on us, and put his Spirit in our hearts as
a deposit, guaranteeing what is to come.”
 —1 Corinthians 1:22

When I was a teenager, I received a gift of a stamping kit for use on envelopes. The kit came complete with a stick of wax and two metal sealers. For me, it served as just a fun way to complete my friendly letters. In ages past, however, seals served as authentic means of verifying documents that came from important people.

In the Old Testament, we read of the Babylonian and Persian kings sealing documents in order to declare oath written within irrevocable. Once sealed, the decree had to remain in tact. For example, King Nebuchadnezzar signed such a decree and could not reverse the decision to place Daniel in the lions’ den.

In modern times, tags are used as seals, or a cattleman may brand a cow or horse signifying his ownership. The electric meter outside your house has a seal that indicates to the electric utility that no one has tampered with that meter.

In Bible times, a servant who chose to remain with his owner after the six year limit on his servitude, would be marked by a piercing of one ear. (see Exodus 21:2-6 and Deuteronomy 15:12-18). This would guarantee him as a servant of the owner for life.

The New Testament tells us, in the Scripture passage at the beginning of this blog post, that God has put His seal of ownership on us—His guarantee that we belong to Him. This seal remains secure forever.

If we have received the gift of salvation that God has offered to us through faith, placed our trust in His Son as our Savior, and answered His call to serve Him for life, He has declared that He cannot revoke this seal on us. In fact, God has given us a deposit—the presence of His Holy Spirit within us.

To experience this branding with God’s own seal requires nothing from us but our humble gratitude. His choice of us as His very own, though too wonderful to comprehend, began before the foundation of the world and came to completion through the accomplishment of Christ’s finished work on the cross of Calvary.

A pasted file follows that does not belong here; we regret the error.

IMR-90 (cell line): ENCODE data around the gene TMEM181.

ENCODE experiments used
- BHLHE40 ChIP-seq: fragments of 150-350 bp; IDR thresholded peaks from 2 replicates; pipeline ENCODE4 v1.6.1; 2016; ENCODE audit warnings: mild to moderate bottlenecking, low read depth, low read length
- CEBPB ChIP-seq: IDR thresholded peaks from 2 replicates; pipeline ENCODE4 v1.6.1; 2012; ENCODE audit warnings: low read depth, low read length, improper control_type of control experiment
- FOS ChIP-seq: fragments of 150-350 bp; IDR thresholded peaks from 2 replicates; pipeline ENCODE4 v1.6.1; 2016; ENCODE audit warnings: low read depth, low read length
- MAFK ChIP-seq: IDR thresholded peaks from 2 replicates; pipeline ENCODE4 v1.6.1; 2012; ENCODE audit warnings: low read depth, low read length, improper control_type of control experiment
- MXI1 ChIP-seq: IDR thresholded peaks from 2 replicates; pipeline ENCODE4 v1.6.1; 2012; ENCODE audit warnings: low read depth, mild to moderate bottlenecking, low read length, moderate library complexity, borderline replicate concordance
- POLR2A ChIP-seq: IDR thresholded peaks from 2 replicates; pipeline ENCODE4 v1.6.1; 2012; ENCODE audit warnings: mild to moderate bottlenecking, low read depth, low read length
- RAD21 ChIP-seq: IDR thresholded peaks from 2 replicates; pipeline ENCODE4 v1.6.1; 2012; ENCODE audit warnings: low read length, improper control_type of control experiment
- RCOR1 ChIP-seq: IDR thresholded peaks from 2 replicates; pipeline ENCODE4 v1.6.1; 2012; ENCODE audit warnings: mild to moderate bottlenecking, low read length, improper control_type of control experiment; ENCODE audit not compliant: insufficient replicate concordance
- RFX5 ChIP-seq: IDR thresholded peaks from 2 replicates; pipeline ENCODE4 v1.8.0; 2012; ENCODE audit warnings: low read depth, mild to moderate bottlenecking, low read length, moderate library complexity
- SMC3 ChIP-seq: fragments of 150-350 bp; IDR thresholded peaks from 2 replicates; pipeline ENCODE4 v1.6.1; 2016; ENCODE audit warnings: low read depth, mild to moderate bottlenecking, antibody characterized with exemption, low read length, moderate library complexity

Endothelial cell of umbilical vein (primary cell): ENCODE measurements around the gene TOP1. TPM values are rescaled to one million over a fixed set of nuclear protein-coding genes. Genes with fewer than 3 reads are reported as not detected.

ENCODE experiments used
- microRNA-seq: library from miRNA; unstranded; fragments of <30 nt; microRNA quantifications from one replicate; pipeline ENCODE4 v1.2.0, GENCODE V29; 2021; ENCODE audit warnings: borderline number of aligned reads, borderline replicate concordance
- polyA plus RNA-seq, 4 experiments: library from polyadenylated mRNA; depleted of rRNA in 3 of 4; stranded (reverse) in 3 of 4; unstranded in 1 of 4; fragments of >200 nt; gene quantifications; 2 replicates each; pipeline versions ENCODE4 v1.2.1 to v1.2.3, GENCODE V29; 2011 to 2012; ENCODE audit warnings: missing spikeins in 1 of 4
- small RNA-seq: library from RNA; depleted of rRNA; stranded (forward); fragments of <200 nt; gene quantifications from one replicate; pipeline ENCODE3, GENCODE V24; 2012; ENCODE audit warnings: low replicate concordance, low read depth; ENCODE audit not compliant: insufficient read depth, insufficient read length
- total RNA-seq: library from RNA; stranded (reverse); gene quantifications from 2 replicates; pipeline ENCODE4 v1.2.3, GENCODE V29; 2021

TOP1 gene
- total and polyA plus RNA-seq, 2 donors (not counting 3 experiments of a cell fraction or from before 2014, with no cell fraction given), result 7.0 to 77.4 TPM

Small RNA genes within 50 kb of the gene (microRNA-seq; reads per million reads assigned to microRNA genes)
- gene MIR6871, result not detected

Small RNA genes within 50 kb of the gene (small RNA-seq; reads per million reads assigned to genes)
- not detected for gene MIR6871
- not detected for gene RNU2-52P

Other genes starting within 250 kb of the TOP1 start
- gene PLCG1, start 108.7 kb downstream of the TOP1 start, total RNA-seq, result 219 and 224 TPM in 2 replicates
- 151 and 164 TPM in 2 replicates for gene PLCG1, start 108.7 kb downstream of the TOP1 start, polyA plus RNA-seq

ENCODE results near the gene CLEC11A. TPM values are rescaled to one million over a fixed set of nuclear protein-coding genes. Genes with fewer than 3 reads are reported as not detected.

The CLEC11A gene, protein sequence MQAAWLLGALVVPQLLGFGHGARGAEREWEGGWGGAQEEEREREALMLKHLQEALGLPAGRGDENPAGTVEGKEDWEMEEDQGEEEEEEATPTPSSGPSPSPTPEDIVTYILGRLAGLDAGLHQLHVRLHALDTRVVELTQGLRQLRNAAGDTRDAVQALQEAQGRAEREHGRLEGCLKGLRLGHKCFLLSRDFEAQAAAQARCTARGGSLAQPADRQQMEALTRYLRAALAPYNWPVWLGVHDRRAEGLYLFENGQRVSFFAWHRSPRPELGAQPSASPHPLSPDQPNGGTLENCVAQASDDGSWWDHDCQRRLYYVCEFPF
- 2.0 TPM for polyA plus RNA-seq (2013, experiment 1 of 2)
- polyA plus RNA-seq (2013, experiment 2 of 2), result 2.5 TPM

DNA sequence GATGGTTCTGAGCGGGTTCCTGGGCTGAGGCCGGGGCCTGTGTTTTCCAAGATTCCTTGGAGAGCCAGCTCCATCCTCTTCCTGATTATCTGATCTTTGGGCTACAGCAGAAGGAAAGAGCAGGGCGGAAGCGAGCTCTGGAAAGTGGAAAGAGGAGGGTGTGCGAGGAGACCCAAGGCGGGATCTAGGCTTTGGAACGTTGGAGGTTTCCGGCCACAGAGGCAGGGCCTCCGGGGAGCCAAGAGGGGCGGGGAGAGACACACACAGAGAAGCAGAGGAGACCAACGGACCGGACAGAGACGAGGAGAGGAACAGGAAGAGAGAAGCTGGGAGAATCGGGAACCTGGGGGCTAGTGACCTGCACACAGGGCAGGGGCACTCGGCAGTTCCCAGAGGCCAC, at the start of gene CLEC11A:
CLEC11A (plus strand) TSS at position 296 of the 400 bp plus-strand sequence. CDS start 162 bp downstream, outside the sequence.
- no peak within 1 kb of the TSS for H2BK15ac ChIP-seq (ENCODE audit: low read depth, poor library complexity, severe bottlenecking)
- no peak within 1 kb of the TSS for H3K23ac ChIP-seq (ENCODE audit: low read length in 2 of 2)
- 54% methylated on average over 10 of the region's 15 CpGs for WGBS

We belong to Him forever. Romans 11:29 gives us this assurance:

“…for God’s gifts and his call are irrevocable.”

Imagine a beautifully sealed envelope with you inside being kept close to God’s heart until the very day that Christ opens the seal in Heaven. He wants us there in Heaven with Him, but He also wants to use us each day as a witness to this world of His glory.

We go forth each day as chosen vessels of His mercy, grace, and love. We carry the Good News of His Gospel to everyone who crosses our pathway. What joy we should feel that God has chosen us, sealed us, and desires to use us in His service.



Monday, August 5, 2013

In the Hands of the Expert Carpenter


[Photo of the hands of a carpenter working with a plane]

 “In a large house there are articles not only of gold and silver,
but also of wood and clay; some are for noble purposes and
some for ignoble. If a man cleanses himself from the latter,
he will be an instrument for noble purposes, made holy,
useful to the Master and prepared to do any good work.”
 —2 Timothy: 2:20-21

I have several articles made of wood that were finely crafted. They are among my prized possessions because of their beauty, even though they each have a useful purpose as well.

I can imagine the carpenter beginning with a rough piece of wood in which he spied some beauty even before he started. As he sawed and chiseled, rubbed, and finished the piece, it took hours of delicate and expert work.

Imagine a fine violin, a carved piano leg, an exquisite jewelry box, and Indian canoe, each built for a “noble purpose.” But, think of what the piece of wood has been through to get to the place of beauty and purpose.

Can you see the floor under the carpenter’s bench, full of sawdust and wood shavings? The wood has gone through a complete transformation under the artistic hands of the master carpenter. He has cut out imperfections, chiseled away knots, and rubbed down and smoothed every inch to get rid of splinters. He has covered the piece with a carefully chosen finish.

We Christians resemble a piece of wood, carved and sanded by our Master. Theologians call the process I’m describing “sanctification.” God sanctifies those of us whom He has already called and justified. He has chosen us, not because of something He sees in us, but because He wants to fashion an instrument for His use out of our rough origins.

The process of sanctification, like the work of a carpenter, appears to us as torment and distress. Sometimes we think God has left more “shavings” on the floor than He has left of us to use. But He understands the process much better than we, and can see the finished product, an instrument for noble purposes—His purposes.

Trusting Him in this lifelong process of sanctification, and co-operating with His means to get us there will yield for Him the person He wants us to be. He will use us in noble and in ordinary ways to glorify Him, our Master Carpenter.